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The Value of Plant Maintenance

Gas Monitors - KC Supply Co.

Machines are what keep production going, and are the very beating heart of any production line, proving that plant maintenance should be one of the major concerns in a manufacturing plant. The machines that are tasked with creating products or items for a company are what keeps the entire enterprise going. If they are not carefully maintained or overseen on a day-to-day basis, there can be a huge chance for machine failure, with devastating results.

When purchasing a large production machine, the overall upkeep of this machine should be included in the considerations. Upgrades, costs, and most of all, maintenance need to be part of the plans. The upkeep of machines that are the essential part of the manufacturing processes, particularly large scale production, is tantamount to keeping everything running smoothly without a hitch.

What happens without plant maintenance?

Without a consistent plan of plant upkeep for all the production machines on the floor, there’s a chance that one of the vital technologies for production can fail. Sensitive sensors could stop working, limbs or machinery could drop–even just one device failure could mean a meltdown, causing thousands, or even millions of dollars lost in terms of sub-part production items, equipment repairs, and time lost. Time is always money in production. Each moment that one of the production machines, large scale or small, is down and unable to produce, means that profits are lost.

What could it cost a company?

Apart from the loss of the usage of a machine, a production line without proper plant maintenance would lose money from the products it would have been unable to complete. Losses are also incurred in the form of raw material or product that would not have been completed as a result of a faulty machine.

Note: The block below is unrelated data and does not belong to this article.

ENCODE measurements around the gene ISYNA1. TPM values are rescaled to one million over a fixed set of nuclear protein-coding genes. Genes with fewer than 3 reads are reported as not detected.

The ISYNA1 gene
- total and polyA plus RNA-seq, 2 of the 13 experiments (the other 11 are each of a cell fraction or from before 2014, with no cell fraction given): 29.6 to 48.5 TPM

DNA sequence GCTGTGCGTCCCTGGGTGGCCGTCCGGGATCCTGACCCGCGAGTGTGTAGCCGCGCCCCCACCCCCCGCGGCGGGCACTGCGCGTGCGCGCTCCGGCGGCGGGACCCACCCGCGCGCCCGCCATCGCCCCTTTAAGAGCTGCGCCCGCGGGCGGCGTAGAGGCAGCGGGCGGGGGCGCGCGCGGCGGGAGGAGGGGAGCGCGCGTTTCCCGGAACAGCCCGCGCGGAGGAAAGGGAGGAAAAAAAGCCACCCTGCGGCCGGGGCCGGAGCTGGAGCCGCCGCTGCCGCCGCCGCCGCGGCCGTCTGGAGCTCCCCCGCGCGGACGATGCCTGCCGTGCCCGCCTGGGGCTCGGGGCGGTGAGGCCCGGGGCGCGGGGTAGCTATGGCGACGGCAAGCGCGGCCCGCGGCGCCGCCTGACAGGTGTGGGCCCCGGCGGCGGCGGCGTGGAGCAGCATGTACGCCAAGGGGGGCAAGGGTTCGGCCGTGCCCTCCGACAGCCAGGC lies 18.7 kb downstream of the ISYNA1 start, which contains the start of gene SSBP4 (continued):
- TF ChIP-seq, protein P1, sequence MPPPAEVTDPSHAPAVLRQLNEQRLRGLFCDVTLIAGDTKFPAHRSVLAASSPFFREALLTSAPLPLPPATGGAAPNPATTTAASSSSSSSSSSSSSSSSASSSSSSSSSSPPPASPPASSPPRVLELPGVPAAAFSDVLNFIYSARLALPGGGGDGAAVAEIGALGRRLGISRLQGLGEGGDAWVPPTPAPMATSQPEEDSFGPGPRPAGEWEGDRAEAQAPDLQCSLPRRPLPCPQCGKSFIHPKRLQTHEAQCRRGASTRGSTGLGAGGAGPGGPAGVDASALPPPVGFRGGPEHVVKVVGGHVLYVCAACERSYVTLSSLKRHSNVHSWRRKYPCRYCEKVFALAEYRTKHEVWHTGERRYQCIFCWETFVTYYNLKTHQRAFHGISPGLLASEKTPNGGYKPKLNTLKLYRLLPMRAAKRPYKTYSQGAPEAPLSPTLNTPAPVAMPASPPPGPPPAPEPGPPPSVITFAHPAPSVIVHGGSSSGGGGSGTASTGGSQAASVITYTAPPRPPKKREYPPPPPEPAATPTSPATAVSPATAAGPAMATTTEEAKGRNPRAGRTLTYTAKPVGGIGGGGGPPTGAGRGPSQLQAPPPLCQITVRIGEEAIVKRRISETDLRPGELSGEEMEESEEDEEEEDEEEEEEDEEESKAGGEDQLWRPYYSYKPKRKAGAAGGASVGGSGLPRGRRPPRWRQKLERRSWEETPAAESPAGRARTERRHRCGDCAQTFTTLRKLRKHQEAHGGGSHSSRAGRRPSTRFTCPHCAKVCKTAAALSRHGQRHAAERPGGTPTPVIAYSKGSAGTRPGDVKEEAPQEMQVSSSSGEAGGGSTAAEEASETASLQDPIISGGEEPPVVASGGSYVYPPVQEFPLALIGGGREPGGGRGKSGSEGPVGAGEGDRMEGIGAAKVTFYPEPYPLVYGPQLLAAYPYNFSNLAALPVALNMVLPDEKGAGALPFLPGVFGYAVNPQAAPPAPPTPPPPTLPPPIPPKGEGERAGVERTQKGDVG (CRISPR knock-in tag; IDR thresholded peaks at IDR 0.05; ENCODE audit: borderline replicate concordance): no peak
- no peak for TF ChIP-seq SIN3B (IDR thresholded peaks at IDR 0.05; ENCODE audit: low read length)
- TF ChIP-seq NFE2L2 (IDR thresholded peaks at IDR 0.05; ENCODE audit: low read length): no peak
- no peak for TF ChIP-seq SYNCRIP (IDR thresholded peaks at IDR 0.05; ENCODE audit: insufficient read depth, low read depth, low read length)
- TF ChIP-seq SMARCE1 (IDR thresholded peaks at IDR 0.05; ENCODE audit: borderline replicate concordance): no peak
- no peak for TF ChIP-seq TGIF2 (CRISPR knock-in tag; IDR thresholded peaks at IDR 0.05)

This is particularly important to remember for companies that manufacture or handle perishables or items that require a specific standard of quality control in order for a finished product to be sent out. Without regular upkeep, failures in the production line result in a product that doesn’t meet the standard. This could mean a sharp loss in stock, being unable to meet orders, and even bigger costs in fines if it puts the production at risk of health violations.

Ways to Avoid Losses

Draft up a regular plant maintenance plan that requires daily checks and upkeep of each machine on the production line. Consult with experts who will be able to give vital insight on ways to keep machines running, as well as important system upgrades that won’t just improve efficiency but also give the company the most production.

Learn more about large scale production and upkeep by consulting with the experts at KCSupply. Visit www.kcsupply.com to learn more.

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Bountiful Harvests: KC Supply Offers 10 Great Harvest Safety Tips

Harvest safety is of utmost importance as the season begins. It’s the only surefire way to ensure that a harvest is a productive, fruitful, and uneventful one. Harvesting brings out the use of more equipment and machinery and more personnel on-site actively doing agricultural processes. There is a higher likelihood of incidents and accidents, and it remains in every farmer’s best interest to double-check any safety precautions involved in the different processes.

  1. Remind all personnel to be mindful when approaching harvest equipment, even when they thinkit’s shut off. Ensure that they come forward from the front and gain eye contact with the machine’s operator before approaching.
  2. Do not stay near or approach machinery when it’s running unguarded. For harvest safety, always pay attention to the machine’s movement and know where it is.
  3. Do not go into any joints or pinch points in the equipment where visibility is limited. Make sure you’re where the operator can see you at all times.
  4. Train (or re-train) all personnel who will be handling the harvesting equipment. Ignorance or lack of training is a significant source of incorrect equipment operation, leading to accidents.
  5. Be prepared. Know what everyone is supposed to do for each step and what to do in case of incidents. Come up with checklists and emergency plans for harvest safety.
  6. Keep young children away from the harvest area. If it’s completely unavoidable to have them near the perimeter, know where they are at all times.